|Domestic Rental Income should have never been taxed|
Mable Twegumye Zake –@MableTwegumye
The tax system in Uganda charges you for many things that you already pay for but introduces new taxes in disguise.
Your salary is taxed at the end the month from PAYE then subjected to a swam of VAT through each purchase you will make from foodstuffs to transport fares that may keep varying depending on the “dollar” right?
How much of your income do you save for your own benefits that may include setting up rentals to support your well being if you have rental fees, school fees, bank charges, medical fees, etc. If at the end of the day your take-home isn’t enough to sustain your needs, the loan-syndromme will kick in.
There are Ugandans who struggle for a period of ten years or more to construct a home and be saved from the menace that is RENT!
Domestic landlords in Kampala have been enduring this pain for a few years now, however URA recently announced the countrywide uniformity to register all landlords and trust me I predict the same woes in the near future that commercial real estate landlords battle with tenants or even worse.
The menace that is rent is part payment for loans, the basic responsibilities that never go away or for a secure living that is every citizen’s right.
That means if a landlord makes losses, he still needs to incur the standard annual URA rental income taxes nonetheless meaning he will find himself subjecting his hard earned salary or other income generating activities which are also taxed so the citizens are reduced to being slaves to URA because of the vicious cycle
URA is reaching into their collections too, saying well…well…well….until you die, we need some of that money too! Must they also die POOR?
Landlords will increase the rental fees but it won’t make a big difference anyway since the more taxes they will pay, then tenants will feel the pinch on their salaries and their standard of living; their dream of ever living a stable life will loom even further but will keep saying, “Gavumenti Etuyambe…”
I don’t even want to imagine these conflicts between URA and Landlords over the under declaration of their Rental income status then URA making their own estimate. This will result into domestic landlords increasing rent of course; will domestic tenants also call for demonstrations and strikes like the commercial tenants do in Kampala?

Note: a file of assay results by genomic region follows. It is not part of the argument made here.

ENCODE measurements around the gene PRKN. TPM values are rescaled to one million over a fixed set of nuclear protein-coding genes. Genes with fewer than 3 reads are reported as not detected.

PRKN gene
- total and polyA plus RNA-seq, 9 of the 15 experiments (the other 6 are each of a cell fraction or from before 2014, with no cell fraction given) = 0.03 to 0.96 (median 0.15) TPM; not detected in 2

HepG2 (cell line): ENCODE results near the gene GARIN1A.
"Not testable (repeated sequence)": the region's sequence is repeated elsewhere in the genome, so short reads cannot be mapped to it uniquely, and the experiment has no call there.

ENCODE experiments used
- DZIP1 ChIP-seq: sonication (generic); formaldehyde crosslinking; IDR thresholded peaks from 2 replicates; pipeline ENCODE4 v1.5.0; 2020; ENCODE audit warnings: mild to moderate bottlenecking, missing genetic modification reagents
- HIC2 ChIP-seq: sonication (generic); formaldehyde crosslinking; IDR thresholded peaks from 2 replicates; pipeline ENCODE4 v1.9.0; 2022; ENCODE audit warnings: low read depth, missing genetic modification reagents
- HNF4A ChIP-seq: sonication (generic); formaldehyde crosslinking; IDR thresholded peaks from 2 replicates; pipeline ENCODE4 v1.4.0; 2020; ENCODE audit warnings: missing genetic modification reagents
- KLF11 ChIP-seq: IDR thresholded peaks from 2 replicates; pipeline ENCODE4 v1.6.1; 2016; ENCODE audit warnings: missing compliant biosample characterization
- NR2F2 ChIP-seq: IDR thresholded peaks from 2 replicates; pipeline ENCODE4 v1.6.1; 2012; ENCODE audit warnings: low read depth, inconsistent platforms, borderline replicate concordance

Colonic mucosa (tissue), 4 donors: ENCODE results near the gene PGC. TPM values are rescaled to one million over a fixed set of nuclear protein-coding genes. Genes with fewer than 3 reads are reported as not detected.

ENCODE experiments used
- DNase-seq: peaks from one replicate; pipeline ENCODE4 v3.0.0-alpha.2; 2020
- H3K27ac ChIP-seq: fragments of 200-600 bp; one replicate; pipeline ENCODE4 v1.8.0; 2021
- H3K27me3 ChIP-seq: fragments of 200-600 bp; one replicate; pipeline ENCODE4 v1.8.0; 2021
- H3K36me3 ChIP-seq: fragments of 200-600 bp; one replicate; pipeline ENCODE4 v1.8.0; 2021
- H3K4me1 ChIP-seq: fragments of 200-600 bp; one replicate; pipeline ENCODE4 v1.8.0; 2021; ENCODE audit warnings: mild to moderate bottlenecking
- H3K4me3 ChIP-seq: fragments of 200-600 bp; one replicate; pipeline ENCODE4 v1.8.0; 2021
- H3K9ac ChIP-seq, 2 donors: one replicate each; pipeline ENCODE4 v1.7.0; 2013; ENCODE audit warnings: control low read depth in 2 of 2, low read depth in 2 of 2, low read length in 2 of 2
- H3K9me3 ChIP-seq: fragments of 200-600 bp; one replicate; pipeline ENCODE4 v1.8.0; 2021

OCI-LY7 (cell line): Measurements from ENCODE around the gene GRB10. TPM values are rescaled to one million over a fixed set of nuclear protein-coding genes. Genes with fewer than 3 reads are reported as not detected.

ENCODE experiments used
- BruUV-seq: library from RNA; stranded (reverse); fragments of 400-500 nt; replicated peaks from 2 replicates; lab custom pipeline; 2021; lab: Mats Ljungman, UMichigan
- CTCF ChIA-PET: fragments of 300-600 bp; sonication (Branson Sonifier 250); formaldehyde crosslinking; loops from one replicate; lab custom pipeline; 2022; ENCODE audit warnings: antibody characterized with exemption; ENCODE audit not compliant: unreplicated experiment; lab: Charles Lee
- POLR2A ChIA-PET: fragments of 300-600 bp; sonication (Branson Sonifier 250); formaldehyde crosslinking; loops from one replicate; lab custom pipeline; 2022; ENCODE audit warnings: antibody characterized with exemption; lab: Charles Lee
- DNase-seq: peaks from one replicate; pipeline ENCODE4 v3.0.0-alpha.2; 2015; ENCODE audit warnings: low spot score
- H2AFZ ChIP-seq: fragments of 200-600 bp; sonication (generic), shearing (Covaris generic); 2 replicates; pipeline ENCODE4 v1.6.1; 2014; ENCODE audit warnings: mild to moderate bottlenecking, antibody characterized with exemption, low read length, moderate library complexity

Oh please spare us and let Ugandans live a little after all the tax burden is already heavy on their shoulders because you tax their income from all corners and soon they won’t be able to breathe!
|Taxation is no theft, it’s pay for services|
Dalton Kaweesa –@DaltonKaweesa
Domestic rental tax is under serious attack from different people; politicians, business community and a few of us who still live in a bedsitter – with resident fear of the repercussion on our monthly levy by the landlords.
This is the interesting conversations from the washed and unwashed friends while I sip away to alcohol free beverage.
Some people argue that tax is a form of theft from people who have earned their wealth or income through hard work. This generic argument is complemented with a second, that “The people who run my government are all thieves.”
This forms my basis of argument for the rental tax today, and employ all those against it to rethink in this direction. if you receive something in return, services provided: roads, educated workforces, police then you cant claim that that is theft since it is paying civil servant.
Imagine there were no taxes in this country what would happen of the roads, the soldiers that keep the territorial integrity of this country – just imagine!
While Uganda’s housing units grows by 300, 000 per year , a close look at these figure betrays one aspect that many of the mushrooming apartments are constructed with the source of money being suspect. A tour of Kyaliwajala which ten years a go was a bush and village at that , demonstrates Uganda’s appetite for real estate; however the ownership is largely by government officials or kin close to the power. The argument here is that the people who most likely stole money from the tax payer and invested heavily in real estate instead of staking the money in offshore companies, the tax somewhat helps us to reclaim the money.
If the person got money in the wrong mechanism, this offers light to pay back to the government of Uganda through rental rent.
In simple language, since one’s area code attracts a given level, the tenants are protected since the increment in the rent doesn’t necessarily mean the land lord is going to gain more, but the taxman.
So for all those crying foul over this tax, first reflect on the services we get from police the army and other stakeholder. Let the tax come.